"You mind if I ride with you guys?" Well, this is not as simple a yes or no question as one might think. No, I don't mind if you ride with us. I'm in the bicycle business, after all, and butts in saddles are good for business. Plus, you seem like a nice, easy-going guy. Come one, come all. Yes, I do mind you riding very close to me in city traffic because a) I don't know you and b) you've decided to use your aerobars today. Also, Fred, your question is flawed from the start, because we're going to go for another 60 miles, with copious hills, and we're going to do it hard… like, really hard, like we're training or something. So, sure you can ride with us, but with us won't be with us for very long. I don't say any of this. Not this time. I pretend to see something interesting that requires closer inspection and I ride away, leaving Jurgen to do the diplomacy. It's a tough thing. How do you say, "sure, you can ride with us, but we're going to drop your ass really, really fast," and not sound like a complete asshole? You can't, but Jurgen acquits himself well and explains to our new friend that we're going to ride for a long time and we're going to do it at a high rate of speed. This either doesn't matter or it doesn't sink in, because we find ourselves rolling through the outskirts of Portland, 3 elite amateur bike racers and a dude wearing a tee shirt. We decide the best course of action is to go as hard as we can, as soon as we can, so on the first uphill pitch, we dig in, full gas for a solid 5 minutes uphill. As we crest the top, we turn around to find we're only 3 now - our friend is gone, completely out of site. It's a mercy killing and there's nothing personal in it. He's still close to the city and it's a beautiful day… and we did warn him. With clear consciences, and open legs and lungs, we do a fast 60 mile loop - never slowing, stopping only once for some much-needed sustenance.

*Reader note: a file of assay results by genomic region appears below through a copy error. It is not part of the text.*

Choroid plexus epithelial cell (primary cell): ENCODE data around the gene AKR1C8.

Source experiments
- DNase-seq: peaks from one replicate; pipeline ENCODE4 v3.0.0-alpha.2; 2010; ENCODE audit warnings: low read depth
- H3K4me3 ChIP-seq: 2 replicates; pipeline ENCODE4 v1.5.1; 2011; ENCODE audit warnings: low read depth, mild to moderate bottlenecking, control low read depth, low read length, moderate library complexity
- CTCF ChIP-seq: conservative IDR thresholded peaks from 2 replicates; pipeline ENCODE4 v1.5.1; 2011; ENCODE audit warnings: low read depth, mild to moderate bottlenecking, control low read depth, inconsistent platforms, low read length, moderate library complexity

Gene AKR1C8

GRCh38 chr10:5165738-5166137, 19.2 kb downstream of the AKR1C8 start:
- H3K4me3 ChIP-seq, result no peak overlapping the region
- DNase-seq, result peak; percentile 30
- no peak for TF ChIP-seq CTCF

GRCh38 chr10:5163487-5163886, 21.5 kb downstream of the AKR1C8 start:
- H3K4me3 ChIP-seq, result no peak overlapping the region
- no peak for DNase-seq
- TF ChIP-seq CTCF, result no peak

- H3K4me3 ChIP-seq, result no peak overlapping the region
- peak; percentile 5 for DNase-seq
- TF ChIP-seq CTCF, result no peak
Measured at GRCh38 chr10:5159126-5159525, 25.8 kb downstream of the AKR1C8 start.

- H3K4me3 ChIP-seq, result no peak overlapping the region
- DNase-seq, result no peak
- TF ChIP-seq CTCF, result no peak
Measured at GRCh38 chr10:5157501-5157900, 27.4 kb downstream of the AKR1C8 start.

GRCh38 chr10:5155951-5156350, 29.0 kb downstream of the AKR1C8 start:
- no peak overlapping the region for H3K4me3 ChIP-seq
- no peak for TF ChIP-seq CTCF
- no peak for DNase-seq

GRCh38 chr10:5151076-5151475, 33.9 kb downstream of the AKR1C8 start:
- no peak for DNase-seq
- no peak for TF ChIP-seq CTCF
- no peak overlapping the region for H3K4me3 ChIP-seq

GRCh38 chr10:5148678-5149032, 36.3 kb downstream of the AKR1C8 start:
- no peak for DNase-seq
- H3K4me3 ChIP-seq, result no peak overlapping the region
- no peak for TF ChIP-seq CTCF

And so it was, a solid day of riding, in a city that I've come to discover is underrated both for the riding opportunities it offers and the general culture of the place. Plus, amazing food. I've yet to have a bad meal there, but that's a story for another time, I think…